Football, schools and a changing world

Every year our research students put on a conference and the theme for this year was education in a changing world. For me one of the most obvious but far reaching features of this changing world is our interconnectedness. What happens faraway can have a resonance in ways that were not envisaged in the past. This has many implications for education but, as often seems to happen these days, during the conference my thoughts ended up focused more on football than teaching and learning.

I grew up playing football, it seemed like every day, with friends in streets and parks and became attached to a local team. I got a glimpse of international footballers on when there was a World cup on television, but after these competitions were over they disappeared as far as I was concerned. Football was local – the players lived locally and modestly. Indeed, without too much difficulty my friend and I, as ten or eleven year olds, found out where one of our team’s leading strikers lived. We went round and offered to wash his car. He declined but chatted to us for a while about his international career and being a footballer. It is impossible to imagine that today. We were only vaguely aware of clubs being owned – but they were – usually by long established local families with business connections.

English football was historically slow to take part in European and World cup competitions but both clubs and the national team had some success [1]. To grow up supporting England was to carry a sense of superiority which lingered for long after its sell by date. It is only in more recent years that most of us not only rule out the possibility of England winning an international competition but we hardly expect the national side to progress beyond the first world.

Like many others I fell out of love with the game in the 1980’s. I still went when I could but at worst football became tribal and intolerant. This is touched on well by Nick Hornby [2] who describes taking a group of international students to Wembley to watch an England play Holland in 1988. He explains how he first had to negotiate a ‘determined and indiscriminate’ mounted police charge and he and his students were only reluctantly let into a stadium in which the entrance doors were ‘hanging by a thread’. Once inside they found themselves outnumbered by thuggish looking individuals who had taken their seats:

There wasn’t a steward in sight we stood and watched for half an hour during which Holland took a two one lead; the dreadlocked Gullit, the main reason why the game had sold out in the first place, provoked monkey noises every time he touched the ball. Just before half time we gave up and went home. (Hornby, 1992: 202)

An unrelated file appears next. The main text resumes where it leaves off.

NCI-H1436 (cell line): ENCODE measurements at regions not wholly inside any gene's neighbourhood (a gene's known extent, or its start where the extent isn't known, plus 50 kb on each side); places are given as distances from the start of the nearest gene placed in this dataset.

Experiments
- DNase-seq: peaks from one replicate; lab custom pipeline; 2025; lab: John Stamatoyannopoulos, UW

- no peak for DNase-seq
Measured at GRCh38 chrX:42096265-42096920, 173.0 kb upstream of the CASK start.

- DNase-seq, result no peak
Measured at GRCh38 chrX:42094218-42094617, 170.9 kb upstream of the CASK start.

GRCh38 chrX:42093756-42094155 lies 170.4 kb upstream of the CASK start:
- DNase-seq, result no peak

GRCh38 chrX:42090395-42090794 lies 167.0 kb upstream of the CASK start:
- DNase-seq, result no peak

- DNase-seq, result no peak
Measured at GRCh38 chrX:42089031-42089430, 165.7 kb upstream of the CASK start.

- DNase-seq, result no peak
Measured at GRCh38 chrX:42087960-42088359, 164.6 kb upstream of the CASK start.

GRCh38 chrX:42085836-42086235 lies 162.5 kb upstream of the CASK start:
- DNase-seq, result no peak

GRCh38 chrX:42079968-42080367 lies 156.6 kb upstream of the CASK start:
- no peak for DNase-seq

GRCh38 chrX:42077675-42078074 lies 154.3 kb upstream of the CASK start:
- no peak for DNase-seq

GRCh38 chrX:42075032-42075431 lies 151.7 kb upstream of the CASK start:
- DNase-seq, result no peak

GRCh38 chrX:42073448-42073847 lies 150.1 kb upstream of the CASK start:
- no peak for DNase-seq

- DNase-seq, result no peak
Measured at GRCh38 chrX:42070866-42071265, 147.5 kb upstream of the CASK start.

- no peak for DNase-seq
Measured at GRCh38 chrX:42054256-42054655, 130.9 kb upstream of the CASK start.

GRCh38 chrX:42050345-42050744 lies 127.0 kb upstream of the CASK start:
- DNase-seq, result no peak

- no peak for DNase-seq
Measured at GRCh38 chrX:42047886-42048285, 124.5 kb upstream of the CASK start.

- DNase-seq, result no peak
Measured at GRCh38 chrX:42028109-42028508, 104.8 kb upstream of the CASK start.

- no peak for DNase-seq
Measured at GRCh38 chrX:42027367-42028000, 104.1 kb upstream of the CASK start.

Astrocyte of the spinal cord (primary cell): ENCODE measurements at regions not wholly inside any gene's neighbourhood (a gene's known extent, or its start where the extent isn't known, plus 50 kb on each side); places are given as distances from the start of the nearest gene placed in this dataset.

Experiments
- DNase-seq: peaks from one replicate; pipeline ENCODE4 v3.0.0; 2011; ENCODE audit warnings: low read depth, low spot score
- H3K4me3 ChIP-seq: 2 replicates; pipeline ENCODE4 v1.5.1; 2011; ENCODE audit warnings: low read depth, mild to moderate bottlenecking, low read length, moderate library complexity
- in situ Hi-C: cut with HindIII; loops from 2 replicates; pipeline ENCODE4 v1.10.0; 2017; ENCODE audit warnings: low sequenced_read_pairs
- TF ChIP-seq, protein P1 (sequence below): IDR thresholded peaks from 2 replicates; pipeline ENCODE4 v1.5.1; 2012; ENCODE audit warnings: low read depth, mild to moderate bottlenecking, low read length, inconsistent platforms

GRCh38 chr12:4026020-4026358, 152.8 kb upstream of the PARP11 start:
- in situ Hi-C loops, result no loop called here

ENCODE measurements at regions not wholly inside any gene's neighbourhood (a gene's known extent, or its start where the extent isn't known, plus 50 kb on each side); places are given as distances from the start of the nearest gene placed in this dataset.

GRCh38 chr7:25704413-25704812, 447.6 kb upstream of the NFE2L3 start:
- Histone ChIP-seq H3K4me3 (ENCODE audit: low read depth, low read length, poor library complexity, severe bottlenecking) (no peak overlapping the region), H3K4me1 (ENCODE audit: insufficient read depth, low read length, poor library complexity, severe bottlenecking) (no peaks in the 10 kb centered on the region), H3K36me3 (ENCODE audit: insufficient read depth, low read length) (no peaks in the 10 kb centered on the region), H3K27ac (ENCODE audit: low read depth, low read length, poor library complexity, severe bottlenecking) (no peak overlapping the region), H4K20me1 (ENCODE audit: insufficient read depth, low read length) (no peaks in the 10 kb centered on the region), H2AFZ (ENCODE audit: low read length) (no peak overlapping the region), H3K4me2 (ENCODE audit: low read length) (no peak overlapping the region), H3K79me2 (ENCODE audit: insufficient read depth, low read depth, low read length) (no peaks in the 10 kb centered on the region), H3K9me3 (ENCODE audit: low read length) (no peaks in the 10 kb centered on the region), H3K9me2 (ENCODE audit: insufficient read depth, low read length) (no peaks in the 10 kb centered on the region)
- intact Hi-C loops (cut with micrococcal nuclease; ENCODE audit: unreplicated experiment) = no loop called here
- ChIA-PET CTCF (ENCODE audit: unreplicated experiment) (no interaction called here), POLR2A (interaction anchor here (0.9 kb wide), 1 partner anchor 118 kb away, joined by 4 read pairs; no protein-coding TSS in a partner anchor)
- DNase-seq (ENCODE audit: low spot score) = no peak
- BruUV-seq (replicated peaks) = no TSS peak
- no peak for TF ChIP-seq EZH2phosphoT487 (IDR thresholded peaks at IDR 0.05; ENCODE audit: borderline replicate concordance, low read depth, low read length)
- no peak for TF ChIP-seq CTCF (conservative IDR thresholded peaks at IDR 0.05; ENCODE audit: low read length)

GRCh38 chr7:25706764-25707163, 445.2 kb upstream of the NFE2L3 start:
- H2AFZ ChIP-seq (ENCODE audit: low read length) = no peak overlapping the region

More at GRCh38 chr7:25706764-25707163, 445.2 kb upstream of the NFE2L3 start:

For me (and for many) attachment to the game changed with 1990 World Cup in Italy. It was by some accounts one of the poorest events in terms of the football played but England for the first time in a while were great and were involved in most of the best, or at least most watchable, games in the tournament [3]. Even those not interested in football would talk about Lineker and Gascoine the morning after a game.

Since then English league football, as with other European leagues, quickly went on to become a global phenomenon. Owners, players and coaching staff came from around the world, top games were televised globally. Why did this happen? Well you don’t have to be an economist to see that those with money are chasing markets and doing so in a world with fewer borders. It becomes quite attractive to buy into the top clubs in Europe. It is not that they make a lot of trading profit but the value of the club goes up year on year as the money going into the game increases. And you don’t have to be technologist to realise that this global appeal is made possible by technology. But with what consequences?

If you want to draw up a balance sheet you will find, the game is played better, barriers of nation state seem looser, football seems to capture a cosy cosmopolitanism. The unthinking tribalism of the game has not gone away but is much reduced. We periodically take international footballers to our hearts; what matters is style, commitment and results [4].

Football’s global appeal works in good ways. Consider here the example of five-year-old Afghani Murtaza Ahmadi. His image ‘went viral’ on the Intenret when he was captured wearing a shirt made of a blue and white plastic bag with 10 coloured on on his back. Ten was the number of his hero Leionil Messi and the blue and white ‘shirt’ was the colour of the Argentinian team. According to reports Murtaza knew about Messi as the family could watch a solar panel powered televison in his village in Afghanistan. Murtaza became an Internet hit, he got to meet Messi. The end of the story is complicated but in short, and I am relying on journalist accounts, Murtaza and his family found it difficult to continue to live in Afghanistan. [5]

So what is the flip side of this globalization. First, we don’t ask enough questions about where the money is coming from and where it is going. It can leave as quickly as it came and it leaks in and out in appalling ways – even as became the case in Spain with the brilliant and saintly Messi [6]. In England we now has several clubs who have been taken over by owners who have led them close to ruin. Of course the common element here is naivety (the new owners do not get the fundamental point about football that you do not know if you are going to win), rather than international ownership, but there is no doubt that the connection with the local is being lost [7]. In the past you had supporters with a higher sense of identification with their club albeit with all the risks of insularity and conservatism that brought. Now you can have looser knit supporters and clubs with global appeal, but this has left many alienated from the clubs they have long supported [8].